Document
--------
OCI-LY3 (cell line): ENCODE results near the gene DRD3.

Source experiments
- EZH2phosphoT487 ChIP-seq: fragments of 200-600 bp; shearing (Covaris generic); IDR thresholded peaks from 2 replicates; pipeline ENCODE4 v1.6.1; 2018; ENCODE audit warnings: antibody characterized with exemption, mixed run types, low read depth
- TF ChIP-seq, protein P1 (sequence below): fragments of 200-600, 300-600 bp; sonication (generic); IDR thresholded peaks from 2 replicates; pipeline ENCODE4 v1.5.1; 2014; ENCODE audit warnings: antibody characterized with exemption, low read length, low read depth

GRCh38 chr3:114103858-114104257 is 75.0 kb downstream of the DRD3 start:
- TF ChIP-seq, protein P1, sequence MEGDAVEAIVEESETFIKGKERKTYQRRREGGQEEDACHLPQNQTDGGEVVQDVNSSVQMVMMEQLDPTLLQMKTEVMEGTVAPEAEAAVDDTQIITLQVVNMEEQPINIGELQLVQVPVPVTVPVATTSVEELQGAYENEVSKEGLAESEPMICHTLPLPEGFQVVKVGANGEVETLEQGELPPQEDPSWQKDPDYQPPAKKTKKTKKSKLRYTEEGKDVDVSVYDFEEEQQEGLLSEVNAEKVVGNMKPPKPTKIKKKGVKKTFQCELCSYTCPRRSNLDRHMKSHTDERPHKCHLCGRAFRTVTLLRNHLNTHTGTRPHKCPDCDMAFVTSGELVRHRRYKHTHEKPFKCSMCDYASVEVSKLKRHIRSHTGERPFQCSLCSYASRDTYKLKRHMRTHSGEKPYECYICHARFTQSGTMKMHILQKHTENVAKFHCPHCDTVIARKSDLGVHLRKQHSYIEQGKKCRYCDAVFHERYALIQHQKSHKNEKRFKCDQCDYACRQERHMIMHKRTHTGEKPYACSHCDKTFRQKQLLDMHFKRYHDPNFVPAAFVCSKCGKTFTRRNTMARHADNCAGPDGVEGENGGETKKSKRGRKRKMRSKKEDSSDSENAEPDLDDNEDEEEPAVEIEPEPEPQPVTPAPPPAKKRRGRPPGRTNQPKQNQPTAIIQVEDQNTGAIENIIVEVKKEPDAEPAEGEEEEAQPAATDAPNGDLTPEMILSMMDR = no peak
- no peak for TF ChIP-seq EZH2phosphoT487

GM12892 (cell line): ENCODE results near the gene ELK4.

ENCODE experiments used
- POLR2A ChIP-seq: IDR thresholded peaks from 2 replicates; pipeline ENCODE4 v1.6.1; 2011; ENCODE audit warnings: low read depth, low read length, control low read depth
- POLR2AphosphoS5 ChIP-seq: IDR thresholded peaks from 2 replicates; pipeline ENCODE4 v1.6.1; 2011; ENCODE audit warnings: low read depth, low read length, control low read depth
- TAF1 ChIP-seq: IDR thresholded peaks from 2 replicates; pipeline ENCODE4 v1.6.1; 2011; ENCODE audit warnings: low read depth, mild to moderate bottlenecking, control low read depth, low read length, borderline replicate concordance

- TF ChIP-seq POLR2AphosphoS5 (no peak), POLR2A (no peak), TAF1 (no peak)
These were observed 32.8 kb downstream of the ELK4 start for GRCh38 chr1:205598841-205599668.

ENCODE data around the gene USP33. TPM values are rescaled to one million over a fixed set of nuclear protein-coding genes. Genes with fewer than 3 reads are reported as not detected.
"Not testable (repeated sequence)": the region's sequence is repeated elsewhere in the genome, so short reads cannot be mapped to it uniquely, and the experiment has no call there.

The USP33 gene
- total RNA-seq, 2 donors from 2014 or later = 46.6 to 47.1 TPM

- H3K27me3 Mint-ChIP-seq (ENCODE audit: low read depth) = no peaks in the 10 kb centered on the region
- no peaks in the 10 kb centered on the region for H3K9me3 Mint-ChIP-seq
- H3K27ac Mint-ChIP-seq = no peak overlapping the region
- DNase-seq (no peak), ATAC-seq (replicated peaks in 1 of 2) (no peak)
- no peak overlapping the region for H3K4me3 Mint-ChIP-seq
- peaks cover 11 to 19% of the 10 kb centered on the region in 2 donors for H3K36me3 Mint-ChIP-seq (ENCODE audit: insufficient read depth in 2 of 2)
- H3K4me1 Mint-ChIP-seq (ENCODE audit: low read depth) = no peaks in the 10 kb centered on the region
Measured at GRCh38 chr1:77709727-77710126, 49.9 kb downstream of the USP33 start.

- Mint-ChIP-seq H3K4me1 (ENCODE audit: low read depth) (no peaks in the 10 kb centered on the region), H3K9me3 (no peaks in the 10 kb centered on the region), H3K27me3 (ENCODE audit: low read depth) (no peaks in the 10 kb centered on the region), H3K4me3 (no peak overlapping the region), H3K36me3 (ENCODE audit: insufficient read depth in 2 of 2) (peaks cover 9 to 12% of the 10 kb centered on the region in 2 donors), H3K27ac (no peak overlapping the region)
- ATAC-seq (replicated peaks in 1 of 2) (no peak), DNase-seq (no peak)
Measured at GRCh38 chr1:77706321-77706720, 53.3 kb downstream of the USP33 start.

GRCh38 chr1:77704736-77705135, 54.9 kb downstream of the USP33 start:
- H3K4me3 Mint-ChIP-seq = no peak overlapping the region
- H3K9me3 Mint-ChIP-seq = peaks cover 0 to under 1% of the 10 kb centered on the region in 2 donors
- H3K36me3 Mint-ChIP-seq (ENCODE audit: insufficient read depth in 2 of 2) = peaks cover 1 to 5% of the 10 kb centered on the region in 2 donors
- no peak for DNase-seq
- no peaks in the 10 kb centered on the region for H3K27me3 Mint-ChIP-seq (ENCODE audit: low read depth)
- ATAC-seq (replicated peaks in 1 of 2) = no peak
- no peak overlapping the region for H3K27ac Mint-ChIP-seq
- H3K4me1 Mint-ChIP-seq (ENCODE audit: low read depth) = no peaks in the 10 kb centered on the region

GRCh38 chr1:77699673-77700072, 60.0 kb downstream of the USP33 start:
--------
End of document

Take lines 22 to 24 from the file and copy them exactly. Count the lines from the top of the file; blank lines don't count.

- DNase-seq (no peak), ATAC-seq (replicated peaks in 1 of 2) (no peak)
- no peak overlapping the region for H3K4me3 Mint-ChIP-seq
- peaks cover 11 to 19% of the 10 kb centered on the region in 2 donors for H3K36me3 Mint-ChIP-seq (ENCODE audit: insufficient read depth in 2 of 2)